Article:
But in the current political shakeup, the defining borders of those two states remain uncertain. Many Palestinians want Israel to concede any land acquired during the 1967 war-this includes all of the West Bank and East Jerusalem.
Mr. Hose says a return to pre-1967 borders is no longer realistic. There are too many homes that would need to be moved, he says, and Israelis would have to travel in a large semicircle when going from the north to the south. Many Israelis also remember being prohibited from visiting their holy sites in Jerusalem during pre-1967 Arab rule over the city.
Demographics factor into border drawing as well. With the Arab birthrate much higher than its Jewish counterpart, mapping certain towns out of Israeli borders is necessary now to keep Jewish concentration high. "The Israelis have realized they have a demographic time bomb, and they might not have a Jewish state in 20 years," said Mr. Hose.
Winning international support is key to forward momentum on both sides. Mr. Olmert has scheduled a three-day visit in May to talk with President Bush about the stalled peace process and the growing threat of Iran to Israel. In June he plans to meet with Egyptian President Hosni Mubarak, whose country has been a strategic ally in recent years. With death wishes coming from all sides, Mr. Olmert has a long road ahead of him, and allies will be crucial to the nation's survival.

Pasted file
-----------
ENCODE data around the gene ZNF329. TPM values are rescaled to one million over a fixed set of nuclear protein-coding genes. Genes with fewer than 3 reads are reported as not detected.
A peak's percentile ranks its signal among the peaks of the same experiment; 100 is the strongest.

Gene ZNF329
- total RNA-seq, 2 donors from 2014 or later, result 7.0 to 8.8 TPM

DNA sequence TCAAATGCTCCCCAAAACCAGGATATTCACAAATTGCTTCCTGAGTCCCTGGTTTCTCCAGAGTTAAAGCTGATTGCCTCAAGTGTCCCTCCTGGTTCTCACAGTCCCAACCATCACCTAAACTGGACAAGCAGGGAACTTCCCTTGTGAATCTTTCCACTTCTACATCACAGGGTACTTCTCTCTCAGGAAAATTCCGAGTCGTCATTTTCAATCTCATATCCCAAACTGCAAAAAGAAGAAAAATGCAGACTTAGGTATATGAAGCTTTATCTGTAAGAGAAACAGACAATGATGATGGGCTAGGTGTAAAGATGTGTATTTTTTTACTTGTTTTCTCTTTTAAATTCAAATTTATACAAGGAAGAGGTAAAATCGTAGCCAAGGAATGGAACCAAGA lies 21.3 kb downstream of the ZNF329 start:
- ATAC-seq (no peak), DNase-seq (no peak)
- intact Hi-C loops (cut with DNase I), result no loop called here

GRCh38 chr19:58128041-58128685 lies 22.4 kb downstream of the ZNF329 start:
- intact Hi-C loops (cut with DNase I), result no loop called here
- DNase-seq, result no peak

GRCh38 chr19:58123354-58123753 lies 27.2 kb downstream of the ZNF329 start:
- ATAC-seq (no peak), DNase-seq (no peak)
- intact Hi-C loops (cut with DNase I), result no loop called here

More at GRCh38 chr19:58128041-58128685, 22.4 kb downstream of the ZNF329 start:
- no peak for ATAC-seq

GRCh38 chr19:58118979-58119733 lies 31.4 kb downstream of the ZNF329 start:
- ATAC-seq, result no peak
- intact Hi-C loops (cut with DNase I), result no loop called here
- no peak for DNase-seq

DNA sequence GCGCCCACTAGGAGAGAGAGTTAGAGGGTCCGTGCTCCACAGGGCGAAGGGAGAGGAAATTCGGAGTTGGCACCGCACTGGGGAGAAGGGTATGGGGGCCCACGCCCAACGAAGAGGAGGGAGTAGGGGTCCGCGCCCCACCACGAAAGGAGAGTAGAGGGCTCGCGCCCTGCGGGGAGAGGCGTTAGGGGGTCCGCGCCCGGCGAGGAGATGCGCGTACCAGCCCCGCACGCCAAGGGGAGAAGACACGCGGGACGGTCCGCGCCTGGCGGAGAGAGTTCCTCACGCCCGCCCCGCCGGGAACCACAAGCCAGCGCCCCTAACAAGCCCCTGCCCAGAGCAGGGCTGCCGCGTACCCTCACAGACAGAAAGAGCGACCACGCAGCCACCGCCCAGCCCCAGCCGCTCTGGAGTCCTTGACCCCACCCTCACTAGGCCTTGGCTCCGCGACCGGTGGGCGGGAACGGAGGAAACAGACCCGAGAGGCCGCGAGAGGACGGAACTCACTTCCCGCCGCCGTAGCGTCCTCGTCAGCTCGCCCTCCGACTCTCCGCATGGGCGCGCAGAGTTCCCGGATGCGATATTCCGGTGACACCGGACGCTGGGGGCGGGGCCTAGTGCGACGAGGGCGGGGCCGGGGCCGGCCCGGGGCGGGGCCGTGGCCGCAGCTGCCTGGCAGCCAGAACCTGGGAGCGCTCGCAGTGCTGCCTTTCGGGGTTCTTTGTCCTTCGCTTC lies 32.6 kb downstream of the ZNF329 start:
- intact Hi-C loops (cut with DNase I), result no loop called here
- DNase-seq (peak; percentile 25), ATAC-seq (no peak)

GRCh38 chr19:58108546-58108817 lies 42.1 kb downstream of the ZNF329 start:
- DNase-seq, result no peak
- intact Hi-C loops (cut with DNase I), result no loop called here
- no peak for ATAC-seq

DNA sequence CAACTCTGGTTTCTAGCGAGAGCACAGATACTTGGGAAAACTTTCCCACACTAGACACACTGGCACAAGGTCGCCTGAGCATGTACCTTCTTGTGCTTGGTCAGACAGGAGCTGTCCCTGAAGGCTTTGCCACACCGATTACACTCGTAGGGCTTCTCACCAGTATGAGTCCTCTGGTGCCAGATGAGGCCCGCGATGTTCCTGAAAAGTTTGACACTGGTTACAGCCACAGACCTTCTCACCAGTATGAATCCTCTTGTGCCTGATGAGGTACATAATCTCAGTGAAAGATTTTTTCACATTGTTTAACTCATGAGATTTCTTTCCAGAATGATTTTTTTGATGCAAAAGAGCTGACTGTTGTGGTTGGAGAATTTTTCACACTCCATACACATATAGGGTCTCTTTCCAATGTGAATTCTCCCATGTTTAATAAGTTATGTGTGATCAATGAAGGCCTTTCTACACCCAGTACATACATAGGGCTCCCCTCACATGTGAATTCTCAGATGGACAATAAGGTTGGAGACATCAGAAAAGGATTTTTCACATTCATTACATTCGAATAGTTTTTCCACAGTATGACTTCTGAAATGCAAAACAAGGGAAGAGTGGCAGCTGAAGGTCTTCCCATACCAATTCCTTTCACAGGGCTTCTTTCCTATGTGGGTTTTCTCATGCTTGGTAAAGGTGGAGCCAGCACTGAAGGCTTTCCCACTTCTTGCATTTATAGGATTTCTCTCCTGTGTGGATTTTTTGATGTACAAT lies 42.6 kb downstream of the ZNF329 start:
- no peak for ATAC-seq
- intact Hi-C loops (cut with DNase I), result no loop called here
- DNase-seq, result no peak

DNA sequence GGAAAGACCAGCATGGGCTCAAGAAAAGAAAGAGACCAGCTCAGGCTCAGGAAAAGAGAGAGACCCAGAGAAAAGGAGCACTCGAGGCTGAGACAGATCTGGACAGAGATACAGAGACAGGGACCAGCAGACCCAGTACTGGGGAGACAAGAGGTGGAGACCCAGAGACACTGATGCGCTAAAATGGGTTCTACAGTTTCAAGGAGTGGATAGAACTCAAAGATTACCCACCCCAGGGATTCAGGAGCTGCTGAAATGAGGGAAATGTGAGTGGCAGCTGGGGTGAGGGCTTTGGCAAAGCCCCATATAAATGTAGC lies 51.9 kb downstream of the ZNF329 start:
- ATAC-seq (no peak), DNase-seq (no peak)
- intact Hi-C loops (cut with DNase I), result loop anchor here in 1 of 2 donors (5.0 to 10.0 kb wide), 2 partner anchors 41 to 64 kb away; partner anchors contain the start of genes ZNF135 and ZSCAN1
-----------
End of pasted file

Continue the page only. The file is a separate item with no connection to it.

During a recent trip to Oslo, Mr. Abbas urged the international community to help aid future peace talks and to prevent a humanitarian crisis in areas under Palestinian authority. The United States, Israel, and Europe are all boycotting the new Hamas-led government in an attempt to force the terrorist entity to change its stance. Several Arab and Muslim countries, including Iran, have pledged aid packages, but the money has not yet reached Palestinian coffers and is far short of the amount needed to keep the government afloat.
Faced with what looks like intransigence on both sides, longtimers are skeptical as Israel celebrates its independence on May 14. As his mind drifted back to the war he fought as a 16-year-old and the injuries he incurred in Beit Hanun-now a Gaza launching pad for Qassam rockets-Mr. Hose said, "My generation is no longer optimistic. Optimism belongs to the youth."